"For anyone interested in understanding/refuting Gahan campaign lies, here’s a handy reference chart showing the actual bond/credit rating system. It runs not from A to F as most people are familiar but from AAA to AA to A to BBB. An A+ is a much lower grade than people are being led to believe."

In fact, we're only a step above "speculative grade." Ouch.

Long-Term Investment Grade Credit Ratings (Standard and Poor's)

Borrowers are rated by S&P on a scale from ‘AAA’ to ‘D’. Investment grade ratings are securities with higher ratings of ‘AAA’ (highest) to ‘BBB-‘. These represent bonds with the highest creditworthiness.

Speculative grade bonds, also known as non-investment grade, represent securities with lower ratings from the S&P (‘BB+’ to ‘D’).

Below is an outline of each grade and what it means in terms of financial commitments and credit viability.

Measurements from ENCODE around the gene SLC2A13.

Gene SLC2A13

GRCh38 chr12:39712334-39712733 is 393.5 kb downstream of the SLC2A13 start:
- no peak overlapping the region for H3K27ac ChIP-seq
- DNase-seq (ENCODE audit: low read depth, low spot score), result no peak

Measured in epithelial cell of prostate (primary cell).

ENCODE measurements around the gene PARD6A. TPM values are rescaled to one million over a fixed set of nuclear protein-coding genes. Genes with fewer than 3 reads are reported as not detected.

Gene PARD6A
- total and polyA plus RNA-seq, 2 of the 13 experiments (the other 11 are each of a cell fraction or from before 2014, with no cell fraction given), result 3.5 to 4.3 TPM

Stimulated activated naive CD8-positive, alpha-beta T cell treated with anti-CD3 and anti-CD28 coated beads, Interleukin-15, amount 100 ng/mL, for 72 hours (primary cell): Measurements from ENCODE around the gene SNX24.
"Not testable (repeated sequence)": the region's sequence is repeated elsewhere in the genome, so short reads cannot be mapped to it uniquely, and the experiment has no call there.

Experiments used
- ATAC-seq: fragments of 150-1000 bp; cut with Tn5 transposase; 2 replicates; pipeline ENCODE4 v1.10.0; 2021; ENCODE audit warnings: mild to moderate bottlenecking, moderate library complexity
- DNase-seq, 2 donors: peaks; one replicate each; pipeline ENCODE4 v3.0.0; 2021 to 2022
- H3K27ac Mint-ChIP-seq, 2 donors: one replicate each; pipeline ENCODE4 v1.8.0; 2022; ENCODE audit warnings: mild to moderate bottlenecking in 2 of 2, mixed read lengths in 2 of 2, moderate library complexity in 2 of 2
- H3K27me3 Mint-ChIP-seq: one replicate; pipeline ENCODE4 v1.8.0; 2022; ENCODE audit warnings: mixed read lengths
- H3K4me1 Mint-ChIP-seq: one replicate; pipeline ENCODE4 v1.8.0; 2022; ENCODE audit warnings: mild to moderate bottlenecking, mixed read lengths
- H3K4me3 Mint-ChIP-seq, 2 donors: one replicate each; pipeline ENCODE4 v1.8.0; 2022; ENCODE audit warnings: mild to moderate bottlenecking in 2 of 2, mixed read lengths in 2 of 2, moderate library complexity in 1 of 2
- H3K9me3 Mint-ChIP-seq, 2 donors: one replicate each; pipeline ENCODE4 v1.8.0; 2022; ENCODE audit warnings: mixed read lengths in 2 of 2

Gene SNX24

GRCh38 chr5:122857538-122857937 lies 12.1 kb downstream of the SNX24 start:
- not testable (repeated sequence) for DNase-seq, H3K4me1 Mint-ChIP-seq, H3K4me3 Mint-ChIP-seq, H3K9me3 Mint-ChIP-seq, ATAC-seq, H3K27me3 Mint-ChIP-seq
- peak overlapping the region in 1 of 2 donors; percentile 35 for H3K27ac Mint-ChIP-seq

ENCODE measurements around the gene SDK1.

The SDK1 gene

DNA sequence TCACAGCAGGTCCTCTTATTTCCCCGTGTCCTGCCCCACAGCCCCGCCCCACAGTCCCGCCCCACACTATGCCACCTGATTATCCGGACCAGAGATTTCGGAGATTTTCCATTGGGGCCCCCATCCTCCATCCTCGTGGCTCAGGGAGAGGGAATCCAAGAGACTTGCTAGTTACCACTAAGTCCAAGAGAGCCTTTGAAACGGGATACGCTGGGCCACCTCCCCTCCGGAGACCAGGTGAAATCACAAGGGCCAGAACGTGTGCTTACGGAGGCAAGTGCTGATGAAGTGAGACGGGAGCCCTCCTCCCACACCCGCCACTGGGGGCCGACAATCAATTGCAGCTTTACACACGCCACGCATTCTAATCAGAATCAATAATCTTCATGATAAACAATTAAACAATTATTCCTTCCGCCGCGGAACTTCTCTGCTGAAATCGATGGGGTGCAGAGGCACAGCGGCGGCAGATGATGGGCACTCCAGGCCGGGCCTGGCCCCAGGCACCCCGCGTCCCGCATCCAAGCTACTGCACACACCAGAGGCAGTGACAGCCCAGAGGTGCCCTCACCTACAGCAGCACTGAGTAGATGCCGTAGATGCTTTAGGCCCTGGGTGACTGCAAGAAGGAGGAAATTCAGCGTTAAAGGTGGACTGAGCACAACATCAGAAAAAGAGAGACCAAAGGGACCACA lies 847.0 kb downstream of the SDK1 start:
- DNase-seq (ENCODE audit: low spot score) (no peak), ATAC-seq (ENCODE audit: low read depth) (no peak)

Debtors with an ‘A’ municipal bond rating have a strong ability to meet their financial obligations. However, they are more vulnerable to economic and circumstantial changes that could affect their overall repayment strength.

‘A+’ debtors are upper-medium grade with a low credit risk. Their susceptibility to economic changes keeps their ratings from the ‘AA’ and ‘AAA’ ratings. ‘A’ debtors also represent a strong ability to repay short-term debt but lack the same strength in long-term obligations.

I asked Bluegill if there was a ready definition for "economic changes."

"I’ve never seen anything that specifically defines them, though it would depend on how the debt and repayment are structured. Since our debt is mostly TIF based, anything that could negatively impact property tax assessments or projected increases in assessments would be a factor, especially since we live in a state with property tax rate caps."

Something like another recession? it would be interesting to see how we shape up today interms of overall debt and exposure versus 2008.

Vote Josh "JT" Turner for New Albany City Council District 5.

Call it a personal endorsement if you will, or think of it as my personal support, backing, seal of approval, recommendation or advocacy. 

It's been a great pleasure to make Josh Turner's acquaintance during the past year. Personally, he's a great guy with an amazing work ethic: young, enthused, and a fine listener with an open mind.